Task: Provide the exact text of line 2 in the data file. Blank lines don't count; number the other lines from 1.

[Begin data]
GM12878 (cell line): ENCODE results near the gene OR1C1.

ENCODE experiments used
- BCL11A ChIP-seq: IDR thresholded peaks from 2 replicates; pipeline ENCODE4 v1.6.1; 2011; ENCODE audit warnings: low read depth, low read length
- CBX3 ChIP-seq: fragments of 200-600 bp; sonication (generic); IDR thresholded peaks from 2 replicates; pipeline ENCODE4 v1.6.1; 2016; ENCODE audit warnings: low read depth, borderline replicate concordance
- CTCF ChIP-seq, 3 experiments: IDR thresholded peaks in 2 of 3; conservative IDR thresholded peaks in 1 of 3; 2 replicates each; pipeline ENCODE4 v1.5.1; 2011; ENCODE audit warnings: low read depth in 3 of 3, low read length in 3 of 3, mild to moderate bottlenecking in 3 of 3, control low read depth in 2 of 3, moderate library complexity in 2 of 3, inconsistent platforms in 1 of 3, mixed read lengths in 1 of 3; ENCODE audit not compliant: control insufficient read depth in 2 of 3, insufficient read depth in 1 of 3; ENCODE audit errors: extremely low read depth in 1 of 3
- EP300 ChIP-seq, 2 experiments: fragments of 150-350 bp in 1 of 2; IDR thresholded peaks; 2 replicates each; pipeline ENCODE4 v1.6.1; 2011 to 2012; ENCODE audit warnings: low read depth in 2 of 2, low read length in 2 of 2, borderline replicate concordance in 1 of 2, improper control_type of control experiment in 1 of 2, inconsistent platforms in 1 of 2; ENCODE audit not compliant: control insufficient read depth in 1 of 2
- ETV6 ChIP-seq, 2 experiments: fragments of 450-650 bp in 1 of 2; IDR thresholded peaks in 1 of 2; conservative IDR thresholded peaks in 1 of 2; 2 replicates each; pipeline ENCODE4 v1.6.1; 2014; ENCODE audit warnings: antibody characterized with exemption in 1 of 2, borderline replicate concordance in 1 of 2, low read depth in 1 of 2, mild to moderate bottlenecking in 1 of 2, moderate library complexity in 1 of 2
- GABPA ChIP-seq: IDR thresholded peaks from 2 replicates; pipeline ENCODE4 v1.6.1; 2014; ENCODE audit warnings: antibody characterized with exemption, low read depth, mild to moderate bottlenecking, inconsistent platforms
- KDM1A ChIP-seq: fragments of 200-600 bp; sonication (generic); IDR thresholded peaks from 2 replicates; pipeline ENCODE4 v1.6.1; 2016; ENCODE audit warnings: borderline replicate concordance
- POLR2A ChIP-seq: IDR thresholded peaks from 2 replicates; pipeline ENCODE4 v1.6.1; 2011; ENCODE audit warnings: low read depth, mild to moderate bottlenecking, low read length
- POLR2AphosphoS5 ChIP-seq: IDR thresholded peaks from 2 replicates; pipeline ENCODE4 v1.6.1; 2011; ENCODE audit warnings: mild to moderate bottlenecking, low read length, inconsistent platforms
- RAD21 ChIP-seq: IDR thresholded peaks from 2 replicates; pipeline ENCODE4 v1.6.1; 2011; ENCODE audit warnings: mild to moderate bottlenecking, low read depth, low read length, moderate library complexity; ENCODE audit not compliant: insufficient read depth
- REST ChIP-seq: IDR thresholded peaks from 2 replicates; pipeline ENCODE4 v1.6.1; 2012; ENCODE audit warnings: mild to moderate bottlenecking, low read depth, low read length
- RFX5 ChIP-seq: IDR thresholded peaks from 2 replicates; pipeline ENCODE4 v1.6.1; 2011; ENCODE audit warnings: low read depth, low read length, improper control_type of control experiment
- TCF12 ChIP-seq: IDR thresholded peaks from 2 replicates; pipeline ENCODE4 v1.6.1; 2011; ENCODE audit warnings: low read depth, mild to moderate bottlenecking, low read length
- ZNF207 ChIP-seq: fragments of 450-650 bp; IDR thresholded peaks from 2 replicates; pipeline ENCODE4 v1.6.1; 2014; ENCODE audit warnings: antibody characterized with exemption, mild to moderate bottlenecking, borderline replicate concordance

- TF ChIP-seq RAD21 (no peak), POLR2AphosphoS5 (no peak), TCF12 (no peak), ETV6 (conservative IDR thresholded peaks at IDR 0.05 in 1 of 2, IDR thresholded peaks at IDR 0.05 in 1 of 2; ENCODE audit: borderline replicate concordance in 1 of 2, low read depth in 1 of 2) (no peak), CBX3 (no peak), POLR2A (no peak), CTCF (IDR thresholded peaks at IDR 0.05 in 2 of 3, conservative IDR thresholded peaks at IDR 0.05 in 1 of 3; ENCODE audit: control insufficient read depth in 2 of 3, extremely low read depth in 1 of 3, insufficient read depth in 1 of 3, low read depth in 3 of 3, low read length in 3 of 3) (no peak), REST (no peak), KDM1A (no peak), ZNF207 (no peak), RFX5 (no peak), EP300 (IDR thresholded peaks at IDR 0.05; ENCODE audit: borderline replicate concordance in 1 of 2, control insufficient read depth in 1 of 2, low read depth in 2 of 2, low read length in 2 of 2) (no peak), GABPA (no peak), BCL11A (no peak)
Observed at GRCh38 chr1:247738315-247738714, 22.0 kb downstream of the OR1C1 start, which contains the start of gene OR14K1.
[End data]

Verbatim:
ENCODE experiments used